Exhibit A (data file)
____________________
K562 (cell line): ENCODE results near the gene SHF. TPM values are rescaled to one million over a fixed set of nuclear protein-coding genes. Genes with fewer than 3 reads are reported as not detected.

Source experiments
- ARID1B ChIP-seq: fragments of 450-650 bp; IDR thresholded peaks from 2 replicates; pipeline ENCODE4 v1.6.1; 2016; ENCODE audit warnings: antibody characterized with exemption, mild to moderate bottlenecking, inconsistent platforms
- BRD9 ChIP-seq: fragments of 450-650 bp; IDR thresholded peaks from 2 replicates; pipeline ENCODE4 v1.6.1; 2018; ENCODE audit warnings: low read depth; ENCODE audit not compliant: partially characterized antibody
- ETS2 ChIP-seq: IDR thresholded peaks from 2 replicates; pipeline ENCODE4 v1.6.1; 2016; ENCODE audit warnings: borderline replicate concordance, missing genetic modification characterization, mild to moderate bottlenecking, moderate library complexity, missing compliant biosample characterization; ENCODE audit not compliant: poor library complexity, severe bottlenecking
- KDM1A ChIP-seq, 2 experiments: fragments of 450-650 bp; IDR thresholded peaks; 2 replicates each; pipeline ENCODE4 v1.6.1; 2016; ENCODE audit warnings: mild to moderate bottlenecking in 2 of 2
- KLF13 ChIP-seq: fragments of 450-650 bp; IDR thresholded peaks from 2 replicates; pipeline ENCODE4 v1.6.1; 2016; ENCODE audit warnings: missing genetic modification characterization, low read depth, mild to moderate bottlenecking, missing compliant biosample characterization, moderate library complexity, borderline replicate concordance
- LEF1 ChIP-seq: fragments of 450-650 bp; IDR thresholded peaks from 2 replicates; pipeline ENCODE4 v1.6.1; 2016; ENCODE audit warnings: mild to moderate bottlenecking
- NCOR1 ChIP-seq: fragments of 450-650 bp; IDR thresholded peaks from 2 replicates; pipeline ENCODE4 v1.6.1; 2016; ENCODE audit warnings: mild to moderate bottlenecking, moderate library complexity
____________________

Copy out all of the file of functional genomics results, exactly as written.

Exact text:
K562 (cell line): ENCODE results near the gene SHF. TPM values are rescaled to one million over a fixed set of nuclear protein-coding genes. Genes with fewer than 3 reads are reported as not detected.

Source experiments
- ARID1B ChIP-seq: fragments of 450-650 bp; IDR thresholded peaks from 2 replicates; pipeline ENCODE4 v1.6.1; 2016; ENCODE audit warnings: antibody characterized with exemption, mild to moderate bottlenecking, inconsistent platforms
- BRD9 ChIP-seq: fragments of 450-650 bp; IDR thresholded peaks from 2 replicates; pipeline ENCODE4 v1.6.1; 2018; ENCODE audit warnings: low read depth; ENCODE audit not compliant: partially characterized antibody
- ETS2 ChIP-seq: IDR thresholded peaks from 2 replicates; pipeline ENCODE4 v1.6.1; 2016; ENCODE audit warnings: borderline replicate concordance, missing genetic modification characterization, mild to moderate bottlenecking, moderate library complexity, missing compliant biosample characterization; ENCODE audit not compliant: poor library complexity, severe bottlenecking
- KDM1A ChIP-seq, 2 experiments: fragments of 450-650 bp; IDR thresholded peaks; 2 replicates each; pipeline ENCODE4 v1.6.1; 2016; ENCODE audit warnings: mild to moderate bottlenecking in 2 of 2
- KLF13 ChIP-seq: fragments of 450-650 bp; IDR thresholded peaks from 2 replicates; pipeline ENCODE4 v1.6.1; 2016; ENCODE audit warnings: missing genetic modification characterization, low read depth, mild to moderate bottlenecking, missing compliant biosample characterization, moderate library complexity, borderline replicate concordance
- LEF1 ChIP-seq: fragments of 450-650 bp; IDR thresholded peaks from 2 replicates; pipeline ENCODE4 v1.6.1; 2016; ENCODE audit warnings: mild to moderate bottlenecking
- NCOR1 ChIP-seq: fragments of 450-650 bp; IDR thresholded peaks from 2 replicates; pipeline ENCODE4 v1.6.1; 2016; ENCODE audit warnings: mild to moderate bottlenecking, moderate library complexity